This Scottish airport has abolished security screening

An airport in Scotland has abolished security screening of passengers and their bags before boarding. Photo / Getty Images
An airport in Scotland has abolished security screening of passengers and their bags before boarding. Photo / Getty Images

While the world has been watching Donald Trump tighten his grip on the United States borders, a small airport on the other side of the world has abolished its security screening.

In an incredible move, passengers were allowed to breeze through Campbeltown Airport in Scotland's southwest and board their flight to Glasgow without having themselves or their bags screened by security.

That was the first time in 50 years a scheduled flight took off from an airport on the British mainland without the usual security checks, the Independent reported.
Instead, passengers on Loganair flight 6844 gave an oral declaration they didn't have any banned items, such as sharp object, firearms and large quantities of liquids, in their luggage.

There were 15 passengers on board the flight, and any passengers who took a connecting flight from Glasgow did have to be screened upon landing, the Independent said.

Campbeltown Airport was given approval by the Department for Transport and the Civil Aviation Authority to do away with security screening.

"Everyone knows each other very well. And the vast majority of customers are using it as purely a local 'bus service'," Loganair's managing director, Jonathan Hinkles, told the Independent.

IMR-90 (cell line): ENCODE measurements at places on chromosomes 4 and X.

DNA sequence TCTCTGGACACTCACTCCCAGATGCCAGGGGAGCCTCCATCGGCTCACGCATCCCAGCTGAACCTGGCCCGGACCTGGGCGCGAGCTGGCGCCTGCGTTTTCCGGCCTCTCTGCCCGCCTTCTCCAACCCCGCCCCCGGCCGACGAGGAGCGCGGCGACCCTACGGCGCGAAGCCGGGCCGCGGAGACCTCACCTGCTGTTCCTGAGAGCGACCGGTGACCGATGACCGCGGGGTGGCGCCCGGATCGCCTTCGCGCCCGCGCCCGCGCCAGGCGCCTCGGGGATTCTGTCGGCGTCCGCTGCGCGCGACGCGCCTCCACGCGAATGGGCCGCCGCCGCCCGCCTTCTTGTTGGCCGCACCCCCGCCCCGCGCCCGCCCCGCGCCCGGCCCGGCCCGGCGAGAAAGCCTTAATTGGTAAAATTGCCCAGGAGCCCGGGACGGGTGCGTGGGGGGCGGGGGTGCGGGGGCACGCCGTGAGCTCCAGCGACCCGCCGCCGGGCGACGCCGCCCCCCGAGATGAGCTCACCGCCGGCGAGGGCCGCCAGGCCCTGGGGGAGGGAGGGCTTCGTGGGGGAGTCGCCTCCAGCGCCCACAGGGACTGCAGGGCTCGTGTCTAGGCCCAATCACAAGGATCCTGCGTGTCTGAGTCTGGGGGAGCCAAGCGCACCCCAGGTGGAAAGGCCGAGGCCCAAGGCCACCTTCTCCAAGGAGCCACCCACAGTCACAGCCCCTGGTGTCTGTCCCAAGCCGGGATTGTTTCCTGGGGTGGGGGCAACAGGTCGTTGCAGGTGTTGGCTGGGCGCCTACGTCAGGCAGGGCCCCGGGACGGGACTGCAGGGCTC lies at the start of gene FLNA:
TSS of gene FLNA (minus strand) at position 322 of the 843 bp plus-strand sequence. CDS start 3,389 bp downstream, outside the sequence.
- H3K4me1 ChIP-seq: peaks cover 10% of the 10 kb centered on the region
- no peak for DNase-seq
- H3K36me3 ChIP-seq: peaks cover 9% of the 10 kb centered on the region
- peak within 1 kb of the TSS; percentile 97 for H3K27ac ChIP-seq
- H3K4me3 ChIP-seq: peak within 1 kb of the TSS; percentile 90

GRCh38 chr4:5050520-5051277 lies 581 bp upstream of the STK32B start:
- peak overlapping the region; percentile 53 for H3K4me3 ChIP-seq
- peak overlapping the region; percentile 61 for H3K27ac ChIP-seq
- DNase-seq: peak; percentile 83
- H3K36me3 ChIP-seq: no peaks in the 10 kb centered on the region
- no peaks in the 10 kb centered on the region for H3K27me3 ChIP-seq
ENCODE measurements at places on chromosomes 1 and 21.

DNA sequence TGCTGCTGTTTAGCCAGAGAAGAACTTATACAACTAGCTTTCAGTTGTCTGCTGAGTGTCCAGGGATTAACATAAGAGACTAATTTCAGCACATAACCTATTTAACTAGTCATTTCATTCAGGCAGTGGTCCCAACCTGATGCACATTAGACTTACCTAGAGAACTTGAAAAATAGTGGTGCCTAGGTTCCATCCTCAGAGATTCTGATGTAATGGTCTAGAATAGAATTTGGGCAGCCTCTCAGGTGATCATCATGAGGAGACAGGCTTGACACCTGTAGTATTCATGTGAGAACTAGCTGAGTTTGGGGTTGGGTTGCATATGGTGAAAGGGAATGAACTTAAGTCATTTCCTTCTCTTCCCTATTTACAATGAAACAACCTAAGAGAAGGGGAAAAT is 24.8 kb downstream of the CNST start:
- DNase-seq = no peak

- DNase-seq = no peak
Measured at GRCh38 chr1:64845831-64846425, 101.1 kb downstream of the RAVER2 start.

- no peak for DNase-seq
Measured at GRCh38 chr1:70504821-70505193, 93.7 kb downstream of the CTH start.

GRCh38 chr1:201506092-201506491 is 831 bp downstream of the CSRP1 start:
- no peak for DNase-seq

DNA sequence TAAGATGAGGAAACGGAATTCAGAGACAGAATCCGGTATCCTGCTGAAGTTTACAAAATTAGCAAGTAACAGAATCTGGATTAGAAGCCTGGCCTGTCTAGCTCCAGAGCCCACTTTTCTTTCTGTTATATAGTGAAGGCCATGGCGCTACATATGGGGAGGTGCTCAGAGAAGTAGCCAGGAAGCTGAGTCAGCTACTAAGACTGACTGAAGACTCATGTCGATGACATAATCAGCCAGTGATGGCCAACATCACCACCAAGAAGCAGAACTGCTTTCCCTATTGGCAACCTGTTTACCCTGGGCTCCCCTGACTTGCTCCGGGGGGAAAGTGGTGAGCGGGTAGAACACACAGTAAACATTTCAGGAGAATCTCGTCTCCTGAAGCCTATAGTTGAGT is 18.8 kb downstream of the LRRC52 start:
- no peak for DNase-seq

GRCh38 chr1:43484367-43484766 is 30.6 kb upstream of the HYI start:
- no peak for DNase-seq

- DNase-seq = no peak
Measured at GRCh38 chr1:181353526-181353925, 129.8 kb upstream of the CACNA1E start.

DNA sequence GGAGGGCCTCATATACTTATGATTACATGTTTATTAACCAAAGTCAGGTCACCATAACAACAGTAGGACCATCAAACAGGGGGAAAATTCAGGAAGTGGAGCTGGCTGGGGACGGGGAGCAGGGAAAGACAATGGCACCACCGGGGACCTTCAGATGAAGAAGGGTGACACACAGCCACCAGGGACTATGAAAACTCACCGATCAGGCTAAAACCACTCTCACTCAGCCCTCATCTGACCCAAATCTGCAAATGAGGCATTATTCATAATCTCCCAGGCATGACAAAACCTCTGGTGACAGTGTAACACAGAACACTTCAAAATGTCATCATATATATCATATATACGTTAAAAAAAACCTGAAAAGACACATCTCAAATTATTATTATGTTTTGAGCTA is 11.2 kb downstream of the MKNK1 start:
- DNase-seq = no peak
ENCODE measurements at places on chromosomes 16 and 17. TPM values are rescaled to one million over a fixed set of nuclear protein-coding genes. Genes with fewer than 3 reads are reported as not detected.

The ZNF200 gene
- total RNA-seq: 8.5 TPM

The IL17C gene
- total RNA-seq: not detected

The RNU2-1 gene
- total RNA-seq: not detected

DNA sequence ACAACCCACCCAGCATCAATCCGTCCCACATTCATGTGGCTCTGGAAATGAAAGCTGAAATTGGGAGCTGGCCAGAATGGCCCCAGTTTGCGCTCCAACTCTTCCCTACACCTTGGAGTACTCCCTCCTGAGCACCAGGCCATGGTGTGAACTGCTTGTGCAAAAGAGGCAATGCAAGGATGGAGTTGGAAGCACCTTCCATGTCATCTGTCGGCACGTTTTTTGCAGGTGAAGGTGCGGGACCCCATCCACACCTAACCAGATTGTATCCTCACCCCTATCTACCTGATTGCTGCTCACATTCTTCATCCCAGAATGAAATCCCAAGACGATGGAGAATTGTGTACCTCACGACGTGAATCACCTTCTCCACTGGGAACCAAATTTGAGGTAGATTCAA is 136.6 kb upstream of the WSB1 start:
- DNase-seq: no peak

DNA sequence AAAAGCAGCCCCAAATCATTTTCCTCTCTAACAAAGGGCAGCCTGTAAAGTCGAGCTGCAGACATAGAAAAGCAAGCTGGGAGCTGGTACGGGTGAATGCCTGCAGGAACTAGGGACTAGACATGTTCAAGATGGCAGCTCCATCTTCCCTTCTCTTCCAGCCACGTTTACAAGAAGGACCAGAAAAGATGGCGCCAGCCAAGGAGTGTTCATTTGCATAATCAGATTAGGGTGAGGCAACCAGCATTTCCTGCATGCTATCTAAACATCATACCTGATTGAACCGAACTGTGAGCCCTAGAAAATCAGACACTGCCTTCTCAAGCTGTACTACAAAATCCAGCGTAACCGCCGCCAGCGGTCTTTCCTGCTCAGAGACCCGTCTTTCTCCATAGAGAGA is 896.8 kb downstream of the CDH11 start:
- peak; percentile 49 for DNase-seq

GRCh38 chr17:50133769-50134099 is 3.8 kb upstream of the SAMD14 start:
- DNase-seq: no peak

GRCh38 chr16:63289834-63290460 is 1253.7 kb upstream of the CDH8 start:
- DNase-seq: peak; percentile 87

Passengers on the flight with Scottish carrier Loganair were allowed to board without being screened or having bags checked. Photo / Flickr, aceebee
Passengers on the flight with Scottish carrier Loganair were allowed to board without being screened or having bags checked. Photo / Flickr, aceebee

But the UK workers union Prospect claimed the airport's decision to abolish security screening made a terrorist attack "far more likely", especially as flight paths into Glasgow passed nuclear power facilities, an oil terminal and Ministry of Defence buildings.

The move seems at odds with moves by other, larger airports to tighten security, especially in the wake of the airport bombings in Turkey and Belgium.

Last month, the Australian government revealed plans to beef up security at airports to counter the threat of attacks from insiders, such as cleaners and baggage handlers.

The proposed laws extended existing powers to allow security screening of people, vehicles and goods operating inside a restricted area, and not just before they entered an airside zone, AAP reported at the time.

- news.com.au

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